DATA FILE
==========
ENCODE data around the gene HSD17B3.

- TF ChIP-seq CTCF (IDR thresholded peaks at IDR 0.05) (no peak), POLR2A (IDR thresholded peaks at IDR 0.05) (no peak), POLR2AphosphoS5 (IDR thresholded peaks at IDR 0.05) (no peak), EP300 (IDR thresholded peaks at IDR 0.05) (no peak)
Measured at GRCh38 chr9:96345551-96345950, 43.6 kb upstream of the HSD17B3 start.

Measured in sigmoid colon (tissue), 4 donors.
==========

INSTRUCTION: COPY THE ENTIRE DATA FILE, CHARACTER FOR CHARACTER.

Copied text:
ENCODE data around the gene HSD17B3.

- TF ChIP-seq CTCF (IDR thresholded peaks at IDR 0.05) (no peak), POLR2A (IDR thresholded peaks at IDR 0.05) (no peak), POLR2AphosphoS5 (IDR thresholded peaks at IDR 0.05) (no peak), EP300 (IDR thresholded peaks at IDR 0.05) (no peak)
Measured at GRCh38 chr9:96345551-96345950, 43.6 kb upstream of the HSD17B3 start.

Measured in sigmoid colon (tissue), 4 donors.